by Paula Bosse
An early radio stunt happened in Dallas on the night of June 29, 1922 when a couple exchanged wedding vows over the air, with the bride, the groom, and the minister each broadcasting from the studios of different Dallas radio stations: WDAO, WRR, and WFAA. These were the very early days of radio, and when the wedding was broadcast, WDAO had been on the air for a little over a month, and WFAA for less than a week! (WRR, Dallas’ first radio station had been on the air for about a year, but most of that time it had been operating as a one-way radio dispatcher for the city’s fire and police departments). In June of 1922, these were the only three Dallas-based radio stations, and they all worked together in this “historic” broadcast. (This early media stunt was a full 47 years before Tiny Tim and Miss Vicki got hitched on the Tonight Show.)
DALLAS COUPLE TO WED BY RADIO THURSDAY NIGHT
DALLAS — The first wireless marriage ceremony ever performed in which neither the bride, the groom, nor the officiating minister will be at the same place is to be solemnized here Thursday night when Miss Inez Mabel Brady, Dallas society girl, becomes the bride of John H. Stone, operator at WRR, the municipal broadcasting station.
It is estimated that more than 25,000 radio fans will “witness” the tying of the radio nuptial knot.
Three Dallas broadcasting stations will be used in the ceremony. Rev. Thomas Harper, pastor of the Central Congregational Church, who has been asked to officiate, will repeat the marriage ritual into the transmitter of [WFAA,] the broadcasting station on the roof of [the Dallas Morning News] building. The bride and her attendants will be at the Automotive Electric Company’s radio station [WDAO, on South Ervay], while the groom will make his responses from WRR, the station of which he is in charge.
Operating staffs of the three stations are working out the details of the ceremony, which will include a broadcasted wedding march.
(– Fort Worth Star-Telegram, June 28, 1922)
Obviously new to the hustle of radio promotion, The Dallas Morning News (owner of WFAA) mentioned the event only a couple of times — fleetingly. They did note that “This probably will be audible to one of the largest audiences ever ‘hearing’ a wedding ceremony” (DMN, June 28, 1922). It’s not known just how many people tuned in to listen to the ceremony (probably a considerable number), but the story made news around the country, as can be seen in this article from The Durham Morning Herald in Durham, North Carolina:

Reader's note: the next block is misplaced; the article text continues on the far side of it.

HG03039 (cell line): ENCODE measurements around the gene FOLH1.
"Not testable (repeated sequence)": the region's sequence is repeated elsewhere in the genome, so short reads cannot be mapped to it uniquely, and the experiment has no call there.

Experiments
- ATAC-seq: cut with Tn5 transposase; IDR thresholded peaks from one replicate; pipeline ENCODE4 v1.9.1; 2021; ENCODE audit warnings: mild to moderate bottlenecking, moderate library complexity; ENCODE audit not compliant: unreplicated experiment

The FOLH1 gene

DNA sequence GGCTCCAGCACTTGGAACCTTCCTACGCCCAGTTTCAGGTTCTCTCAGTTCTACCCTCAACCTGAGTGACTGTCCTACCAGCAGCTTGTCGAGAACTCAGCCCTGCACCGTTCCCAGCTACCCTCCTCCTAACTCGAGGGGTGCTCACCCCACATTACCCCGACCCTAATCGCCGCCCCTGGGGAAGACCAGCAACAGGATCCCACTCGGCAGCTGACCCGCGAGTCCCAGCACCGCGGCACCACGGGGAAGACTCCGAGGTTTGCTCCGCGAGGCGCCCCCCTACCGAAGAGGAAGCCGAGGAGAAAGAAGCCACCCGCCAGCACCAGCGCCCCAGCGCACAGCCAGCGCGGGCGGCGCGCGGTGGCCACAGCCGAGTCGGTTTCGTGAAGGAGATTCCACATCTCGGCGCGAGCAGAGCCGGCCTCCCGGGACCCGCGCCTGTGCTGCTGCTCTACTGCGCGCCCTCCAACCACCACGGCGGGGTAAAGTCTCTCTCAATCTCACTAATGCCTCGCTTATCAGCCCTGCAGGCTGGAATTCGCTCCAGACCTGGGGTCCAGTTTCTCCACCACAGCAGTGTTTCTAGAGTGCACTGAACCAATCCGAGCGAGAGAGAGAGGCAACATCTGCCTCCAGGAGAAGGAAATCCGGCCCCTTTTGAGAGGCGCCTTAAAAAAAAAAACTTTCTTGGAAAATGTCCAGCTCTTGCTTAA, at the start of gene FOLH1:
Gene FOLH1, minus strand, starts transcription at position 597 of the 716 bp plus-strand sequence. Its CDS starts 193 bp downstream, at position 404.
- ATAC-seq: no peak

The broadcast had only a tiny hiccup:
Winfield (Kansas) Daily Press, June 30, 1922
As successful as the radio wedding was, the marriage between Inez Brady and John H. Stone does not appear to have lasted very long. At the time of the wedding, Inez was just out of school and was only 16 or 17 years old (the descriptions of her as a “society girl” and “debutante” were, I think, a bit of an exaggeration). According to the news stories surrounding the wedding, she “fell in love” with Mr. Stone’s voice on the radio. None of that bodes well for a lasting marriage. The 1923 city directory had the newlyweds renting rooms on McMillan, off Lower Greenville, but the 1924 directory had John in Oak Cliff and Inez in Old East Dallas. She re-married in 1928 at the creaky old age of 22, and he seems to have left WRR to work in some capacity for RCA. The marriage might not have lasted, but they both had a “brush-with-celebrity” story to tell (and re-tell) for the rest of their lives.
Top photo from CorbisImages, ©Bettmann/CORBIS.
I’m not sure which ended first — Mr. and Mrs. Stone’s wedded bliss or the radio station WDAO, which ceased operation sometime in 1923. A good look at the history of early local radio can be found at DFW Radio Archives, here. (WRR and WFAA continue to march forward, just a few years shy of their 100th anniversaries!)
Copyright © 2014 Paula Bosse. All Rights Reserved.